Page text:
INDIE ROCK/ART POP
YOU TELL ME
You Tell Me
Last year, singer Tracyanne Campbell of Scottish band Camera Obscura joined hands with Bristol musician Danny Coughlan aka Crybaby for a surprise duet record simply titled Tracyanne & Danny.
You Tell Me has a similar Scottish-English set-up: this time with Sarah Hayes, the flautist from the Glaswegian orchestral pop collective Admiral Fallow, paired up with Peter Brewis, the Sunderland composer and instrumentalist from Mercury Prize-nominated art-rockers Field Music. The two first met and bonded at a Kate Bush tribute concert in 2016, and their common adoration for the English singer-songwriter bears prodigious fruits in their debut album as You Tell Me.
Relish the spirit of freedom and experimentation through the 11 tracks, which are engaged in a communication between equal minds. "Most of the songs seemed to be conversations, be conversational or about talking or not talking," says Brewis in the press release, describing the record as "dual-personal".
Lead-off single Invisible Ink exemplifies their magpie sensibility, expert musicianship and respect for each other. The absence of reverb is unusual in these days of overproduction but here, it means you appreciate the subtle composition of sounds - crystalline and precise.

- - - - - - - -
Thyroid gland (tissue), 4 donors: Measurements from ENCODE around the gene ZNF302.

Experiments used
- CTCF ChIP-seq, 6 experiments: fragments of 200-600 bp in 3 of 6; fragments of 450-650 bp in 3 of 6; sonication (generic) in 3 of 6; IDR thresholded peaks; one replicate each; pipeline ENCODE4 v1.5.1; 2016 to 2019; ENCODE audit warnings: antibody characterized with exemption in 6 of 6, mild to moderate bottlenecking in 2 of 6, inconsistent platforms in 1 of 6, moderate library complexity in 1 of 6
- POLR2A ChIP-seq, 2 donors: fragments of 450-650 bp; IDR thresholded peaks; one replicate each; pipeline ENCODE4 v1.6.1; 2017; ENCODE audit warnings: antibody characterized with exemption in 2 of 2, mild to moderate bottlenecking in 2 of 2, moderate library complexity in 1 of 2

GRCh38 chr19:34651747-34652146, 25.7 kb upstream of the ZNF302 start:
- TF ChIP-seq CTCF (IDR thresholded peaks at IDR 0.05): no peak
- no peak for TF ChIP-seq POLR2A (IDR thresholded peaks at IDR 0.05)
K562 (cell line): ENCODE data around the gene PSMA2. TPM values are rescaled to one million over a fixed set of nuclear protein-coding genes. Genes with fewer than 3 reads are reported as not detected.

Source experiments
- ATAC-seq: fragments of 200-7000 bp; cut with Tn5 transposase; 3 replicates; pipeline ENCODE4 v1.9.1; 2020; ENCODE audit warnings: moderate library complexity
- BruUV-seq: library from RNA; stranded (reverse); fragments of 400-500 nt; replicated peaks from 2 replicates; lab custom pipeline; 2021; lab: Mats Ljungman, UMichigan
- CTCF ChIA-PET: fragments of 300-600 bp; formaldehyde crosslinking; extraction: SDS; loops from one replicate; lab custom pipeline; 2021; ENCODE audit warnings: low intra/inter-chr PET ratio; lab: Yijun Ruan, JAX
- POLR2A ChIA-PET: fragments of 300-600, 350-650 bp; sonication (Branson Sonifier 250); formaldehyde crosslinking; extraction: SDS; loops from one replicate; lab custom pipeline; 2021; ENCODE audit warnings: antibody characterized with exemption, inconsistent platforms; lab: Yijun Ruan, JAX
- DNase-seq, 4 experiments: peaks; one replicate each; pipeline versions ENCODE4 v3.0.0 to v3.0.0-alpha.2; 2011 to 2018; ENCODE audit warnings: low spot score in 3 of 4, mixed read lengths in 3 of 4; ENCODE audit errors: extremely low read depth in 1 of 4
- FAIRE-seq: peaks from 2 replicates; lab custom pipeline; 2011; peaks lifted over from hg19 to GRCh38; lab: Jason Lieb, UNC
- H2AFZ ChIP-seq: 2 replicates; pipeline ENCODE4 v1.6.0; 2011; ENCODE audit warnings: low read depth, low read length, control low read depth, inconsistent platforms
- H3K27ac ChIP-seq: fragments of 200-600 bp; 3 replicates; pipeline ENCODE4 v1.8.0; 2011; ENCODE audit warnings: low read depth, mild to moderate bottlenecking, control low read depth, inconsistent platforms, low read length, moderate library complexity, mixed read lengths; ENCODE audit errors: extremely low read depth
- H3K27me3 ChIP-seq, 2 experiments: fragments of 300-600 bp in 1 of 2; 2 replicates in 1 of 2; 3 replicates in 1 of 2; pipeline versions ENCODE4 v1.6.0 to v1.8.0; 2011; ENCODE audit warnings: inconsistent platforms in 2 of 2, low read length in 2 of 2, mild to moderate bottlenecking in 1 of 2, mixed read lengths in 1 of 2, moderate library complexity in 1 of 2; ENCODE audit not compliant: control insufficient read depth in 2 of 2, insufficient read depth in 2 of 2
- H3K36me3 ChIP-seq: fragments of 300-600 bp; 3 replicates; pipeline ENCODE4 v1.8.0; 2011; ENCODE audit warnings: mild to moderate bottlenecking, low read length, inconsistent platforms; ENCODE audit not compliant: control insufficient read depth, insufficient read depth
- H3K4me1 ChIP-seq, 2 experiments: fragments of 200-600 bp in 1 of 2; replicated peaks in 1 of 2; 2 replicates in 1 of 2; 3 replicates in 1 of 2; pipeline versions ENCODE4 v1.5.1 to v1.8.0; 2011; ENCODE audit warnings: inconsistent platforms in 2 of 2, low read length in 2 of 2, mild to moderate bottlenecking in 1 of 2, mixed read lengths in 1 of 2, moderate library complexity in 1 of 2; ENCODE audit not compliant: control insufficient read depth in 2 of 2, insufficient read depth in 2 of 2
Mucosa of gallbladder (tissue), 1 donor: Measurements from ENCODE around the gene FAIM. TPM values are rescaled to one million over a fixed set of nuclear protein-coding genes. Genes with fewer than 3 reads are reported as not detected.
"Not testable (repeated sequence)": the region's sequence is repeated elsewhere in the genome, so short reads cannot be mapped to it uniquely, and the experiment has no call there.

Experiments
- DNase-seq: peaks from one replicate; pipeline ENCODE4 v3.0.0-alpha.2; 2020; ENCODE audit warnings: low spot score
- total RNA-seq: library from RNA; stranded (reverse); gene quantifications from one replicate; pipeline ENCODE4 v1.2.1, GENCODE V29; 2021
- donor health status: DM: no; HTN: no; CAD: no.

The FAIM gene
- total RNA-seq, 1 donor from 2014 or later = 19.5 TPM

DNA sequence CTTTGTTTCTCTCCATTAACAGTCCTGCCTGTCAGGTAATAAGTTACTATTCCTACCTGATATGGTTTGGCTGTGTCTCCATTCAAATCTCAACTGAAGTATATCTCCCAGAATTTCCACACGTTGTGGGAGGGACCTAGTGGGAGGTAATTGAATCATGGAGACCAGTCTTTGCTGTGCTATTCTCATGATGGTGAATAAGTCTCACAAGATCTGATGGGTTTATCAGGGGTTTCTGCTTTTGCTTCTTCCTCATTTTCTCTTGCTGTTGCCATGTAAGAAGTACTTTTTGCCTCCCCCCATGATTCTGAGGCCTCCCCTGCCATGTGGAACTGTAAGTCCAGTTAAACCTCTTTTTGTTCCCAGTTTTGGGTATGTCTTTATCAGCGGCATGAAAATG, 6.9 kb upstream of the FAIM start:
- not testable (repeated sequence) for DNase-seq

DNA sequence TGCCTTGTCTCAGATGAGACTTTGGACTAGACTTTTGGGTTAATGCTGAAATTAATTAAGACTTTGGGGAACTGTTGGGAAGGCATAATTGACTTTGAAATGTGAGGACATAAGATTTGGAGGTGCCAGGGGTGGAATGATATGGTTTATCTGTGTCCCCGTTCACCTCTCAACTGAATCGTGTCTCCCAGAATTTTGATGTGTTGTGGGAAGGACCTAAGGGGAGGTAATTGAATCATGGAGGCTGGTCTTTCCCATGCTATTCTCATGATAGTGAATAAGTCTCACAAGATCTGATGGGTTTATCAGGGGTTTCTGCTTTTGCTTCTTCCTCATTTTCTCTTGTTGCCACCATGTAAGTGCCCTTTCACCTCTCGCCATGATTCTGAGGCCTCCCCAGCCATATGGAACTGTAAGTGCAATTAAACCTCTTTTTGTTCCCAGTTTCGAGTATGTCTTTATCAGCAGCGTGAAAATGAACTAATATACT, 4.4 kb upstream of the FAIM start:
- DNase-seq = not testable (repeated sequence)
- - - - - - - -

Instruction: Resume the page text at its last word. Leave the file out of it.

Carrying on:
It's a breezy, beautifully tactile art-pop doozie, reminding one of someone smart and intuitive like Los Angeles musician Julia Holter, with its intricate layering of percussion and synths held together with an old-school computer-game loop.
Springburn starts off as a pretty chamber pop ballad, recalling the early days of indie-folk troubadours Sufjan Stevens and even Joanna Newsom with its bucolic winds and ivories. "Heard you were in the hospital and might not be the same," Hayes sings, crisp and clear, until the punch line comes: "You'd laugh in disbelief if I told you the impact that you made."
These are deeply empathetic dialogues haunted by vagaries of the human heart.
Hayes and Brewis harmonise on Get Out Of The Room, a febrile, art-pop middle finger with the edgy funk rhythms of, say, 1980snew wave band Talking Heads, while the orchestral intro of Foreign Parts sweeps you into worldwide romance.
Throughout, they display an incredible mastery of pace and emotional shading. No Hurry begins soft and slow, with pinched vocals, before piano arpeggios give way to expansive 1970s-styled prog-rock riffs, before returning to quieter waters.
It's a whirlwind tour throughout modern rock and pop, taking detours, meeting idols, and having a tryst or two. You don't quite know the itinerary from the offset, but that's okay - you know you're in great company.